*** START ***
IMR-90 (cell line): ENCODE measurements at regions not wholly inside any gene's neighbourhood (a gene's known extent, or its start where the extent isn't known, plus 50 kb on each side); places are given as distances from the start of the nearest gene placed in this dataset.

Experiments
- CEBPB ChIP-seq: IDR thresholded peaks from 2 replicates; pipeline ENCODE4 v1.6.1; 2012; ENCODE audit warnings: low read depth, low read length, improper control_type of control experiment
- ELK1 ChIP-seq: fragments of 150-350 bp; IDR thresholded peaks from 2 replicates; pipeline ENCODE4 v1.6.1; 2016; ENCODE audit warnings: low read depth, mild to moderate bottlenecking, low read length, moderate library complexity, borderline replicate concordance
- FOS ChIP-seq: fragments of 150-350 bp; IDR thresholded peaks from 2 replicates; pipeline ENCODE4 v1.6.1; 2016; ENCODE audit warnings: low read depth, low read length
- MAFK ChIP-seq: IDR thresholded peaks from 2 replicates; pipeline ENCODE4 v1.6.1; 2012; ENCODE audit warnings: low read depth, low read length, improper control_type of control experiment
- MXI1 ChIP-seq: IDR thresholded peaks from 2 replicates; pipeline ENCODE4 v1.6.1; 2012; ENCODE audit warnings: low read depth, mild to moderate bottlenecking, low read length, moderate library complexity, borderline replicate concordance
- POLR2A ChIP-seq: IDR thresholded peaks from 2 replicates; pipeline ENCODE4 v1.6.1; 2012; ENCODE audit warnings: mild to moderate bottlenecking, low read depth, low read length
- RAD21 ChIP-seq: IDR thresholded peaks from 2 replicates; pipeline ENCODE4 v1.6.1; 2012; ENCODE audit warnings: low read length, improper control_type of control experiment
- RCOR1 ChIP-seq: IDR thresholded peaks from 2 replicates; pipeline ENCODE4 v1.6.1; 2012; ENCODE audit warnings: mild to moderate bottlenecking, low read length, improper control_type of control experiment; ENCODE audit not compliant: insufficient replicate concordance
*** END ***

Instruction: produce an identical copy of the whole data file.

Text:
IMR-90 (cell line): ENCODE measurements at regions not wholly inside any gene's neighbourhood (a gene's known extent, or its start where the extent isn't known, plus 50 kb on each side); places are given as distances from the start of the nearest gene placed in this dataset.

Experiments
- CEBPB ChIP-seq: IDR thresholded peaks from 2 replicates; pipeline ENCODE4 v1.6.1; 2012; ENCODE audit warnings: low read depth, low read length, improper control_type of control experiment
- ELK1 ChIP-seq: fragments of 150-350 bp; IDR thresholded peaks from 2 replicates; pipeline ENCODE4 v1.6.1; 2016; ENCODE audit warnings: low read depth, mild to moderate bottlenecking, low read length, moderate library complexity, borderline replicate concordance
- FOS ChIP-seq: fragments of 150-350 bp; IDR thresholded peaks from 2 replicates; pipeline ENCODE4 v1.6.1; 2016; ENCODE audit warnings: low read depth, low read length
- MAFK ChIP-seq: IDR thresholded peaks from 2 replicates; pipeline ENCODE4 v1.6.1; 2012; ENCODE audit warnings: low read depth, low read length, improper control_type of control experiment
- MXI1 ChIP-seq: IDR thresholded peaks from 2 replicates; pipeline ENCODE4 v1.6.1; 2012; ENCODE audit warnings: low read depth, mild to moderate bottlenecking, low read length, moderate library complexity, borderline replicate concordance
- POLR2A ChIP-seq: IDR thresholded peaks from 2 replicates; pipeline ENCODE4 v1.6.1; 2012; ENCODE audit warnings: mild to moderate bottlenecking, low read depth, low read length
- RAD21 ChIP-seq: IDR thresholded peaks from 2 replicates; pipeline ENCODE4 v1.6.1; 2012; ENCODE audit warnings: low read length, improper control_type of control experiment
- RCOR1 ChIP-seq: IDR thresholded peaks from 2 replicates; pipeline ENCODE4 v1.6.1; 2012; ENCODE audit warnings: mild to moderate bottlenecking, low read length, improper control_type of control experiment; ENCODE audit not compliant: insufficient replicate concordance